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Asian market sell-off eases after overnight crash on Wall Street

Volatility highest since 2008 financial crisis despite coordinated efforts by central banks

The benchmark Nikkei recovered after recording its lowest intraday level in over 3 years in morning trade on Tuesday.   © Reuters

TOKYO/HONG KONG -- The global equities sell-off eased across Asian markets with major indexes mixed in Tuesday trading, after share prices plummeted in the U.S over fears of the new coronavirus and its devastating effect on the global economy.

Japan's benchmark Nikkei Stock Average fell 600 points to 16,378 after opening, touching its lowest intraday level in over 3 years, but recovered soon after, at one point rising 3%. The index was mostly flat during afternoon trading and closed up 0.06%.

South Korea's Kospi fell over 4% at one point but trimmed losses to 1.3% while Taiwan's benchmark dropped 2%. Shanghai Composite is little changed, Singapore's Straits Times Index is down 0.5 % while Hong Kong's Hang Seng Index rose 1% in afternoon trade.

The moves followed another frantic day on Wall Street, where the Dow Jones Industrial Average closed down nearly 3,000 points, or 13%, its worst point loss in history. The S&P 500 index closed 12% lower. The Japanese yen also traded at around 106.14 per dollar, slightly strengthening from the previous day as investors rushed to safe-haven assets.

On Tuesday S&P 500 futures were trading 3.6% higher.

The CBOE Volatility Index, Wall Street's fear gauge, jumped to 82.69 to levels not seen since the 2008 global financial crisis underscoring investor nervousness.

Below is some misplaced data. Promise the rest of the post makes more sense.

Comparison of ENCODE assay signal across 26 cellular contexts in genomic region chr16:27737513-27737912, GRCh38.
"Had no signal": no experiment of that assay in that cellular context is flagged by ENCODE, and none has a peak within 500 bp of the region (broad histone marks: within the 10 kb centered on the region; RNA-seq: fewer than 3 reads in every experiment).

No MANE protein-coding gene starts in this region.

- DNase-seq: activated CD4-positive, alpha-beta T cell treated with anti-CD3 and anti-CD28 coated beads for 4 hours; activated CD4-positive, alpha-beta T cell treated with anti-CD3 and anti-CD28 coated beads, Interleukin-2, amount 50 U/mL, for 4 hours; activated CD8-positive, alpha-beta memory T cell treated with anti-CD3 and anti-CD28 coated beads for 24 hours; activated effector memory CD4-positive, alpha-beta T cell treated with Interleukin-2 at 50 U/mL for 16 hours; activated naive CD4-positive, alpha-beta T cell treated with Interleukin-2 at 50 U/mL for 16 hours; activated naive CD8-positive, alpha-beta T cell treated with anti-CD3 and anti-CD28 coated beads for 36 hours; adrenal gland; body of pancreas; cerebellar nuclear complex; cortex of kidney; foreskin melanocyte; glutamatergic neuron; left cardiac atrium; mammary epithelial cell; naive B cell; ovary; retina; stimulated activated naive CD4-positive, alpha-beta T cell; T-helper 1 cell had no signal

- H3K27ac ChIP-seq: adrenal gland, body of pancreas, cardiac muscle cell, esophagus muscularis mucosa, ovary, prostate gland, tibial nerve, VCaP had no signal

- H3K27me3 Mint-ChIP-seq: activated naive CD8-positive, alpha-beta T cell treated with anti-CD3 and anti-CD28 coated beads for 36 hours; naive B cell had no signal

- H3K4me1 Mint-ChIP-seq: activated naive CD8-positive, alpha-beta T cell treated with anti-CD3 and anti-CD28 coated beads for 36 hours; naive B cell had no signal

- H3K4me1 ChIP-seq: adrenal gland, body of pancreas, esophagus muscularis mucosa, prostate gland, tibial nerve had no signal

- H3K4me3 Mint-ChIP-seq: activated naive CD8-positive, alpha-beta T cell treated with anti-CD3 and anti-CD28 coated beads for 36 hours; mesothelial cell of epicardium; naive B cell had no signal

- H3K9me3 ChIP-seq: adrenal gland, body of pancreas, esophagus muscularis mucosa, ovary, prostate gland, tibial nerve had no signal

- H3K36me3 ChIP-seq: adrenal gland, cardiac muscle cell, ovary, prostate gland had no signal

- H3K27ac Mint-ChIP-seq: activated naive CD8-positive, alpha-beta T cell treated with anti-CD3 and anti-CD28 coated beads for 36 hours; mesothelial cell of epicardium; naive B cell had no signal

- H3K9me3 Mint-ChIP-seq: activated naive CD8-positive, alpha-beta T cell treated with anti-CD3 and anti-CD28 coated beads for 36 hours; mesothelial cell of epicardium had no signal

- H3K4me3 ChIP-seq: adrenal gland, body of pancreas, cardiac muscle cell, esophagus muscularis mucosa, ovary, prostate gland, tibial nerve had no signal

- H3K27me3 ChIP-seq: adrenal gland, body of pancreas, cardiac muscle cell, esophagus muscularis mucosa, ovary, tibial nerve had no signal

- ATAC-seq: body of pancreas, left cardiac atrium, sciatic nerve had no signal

Treasury yields nudged up after tumbling on Monday and gold rose 1% as haven assets were bid. Crude oil rose 4% but was still quoting below $30 a barrel after a 10% plunge overnight.

"So far markets are not convinced that [monetary and fiscal] measures will be sufficient to prevent a sharp rise in bankruptcies and unemployment," Mark Haefele, UBS Global Wealth Management chief investment officer said.

"Finally, governments have started to announce the sort of targeted fiscal policies that the market is looking for-aimed at helping viable businesses survive the crisis. But to reassure markets in the absence of better news on the spread of the virus, we may need to see a more open-ended commitment from governments to assist companies and individuals facing cash flow problems arising from the COVID-19 outbreak," he said.

Global markets have been reeling as investors fret over the possibility of a recession.

Countries have started to close borders as the pandemic spreads. Canada is refusing entry to noncitizens while Italy, Germany and Spain have also implemented similar restrictions. On Monday, European Commission President Ursula von der Leyen proposed a temporary halt to nonessential travel to the EU for 30 days.

In the U.S. several governors have ordered the temporary closures of restaurants, movie theaters and other businesses where large numbers of people congregate. President Donald Trump spoke to reporters on Monday, saying that the U.S. "may be" heading toward a recession due to the coronavirus.

Although there have been coordinated efforts by central banks and governments, it has had little effect with markets continuing to be unstable.

On Sunday the U.S. Fed slashed interest rates to zero and pledged $700 billion in asset purchases.

The Bank of Japan also eased its monetary stimulus measures by doubling its purchasing targets for exchange-traded funds and real estate investment trusts, while the Bank of Korea cut its key rate from 1.25% to 0.75%.

A G-7 video summit took place overnight in which world leaders discussed a globally coordinated response to the coronavirus and its effects to the economy. The members issued a joint statement, pledging to do "whatever is necessary."

Ryota Sakagami, chief Japan equity strategist at JPMorgan Securities Japan, noted on Tuesday: "In order to stop the global stock dive, for the time being, major countries will have to roll out large-scale fiscal expansion."

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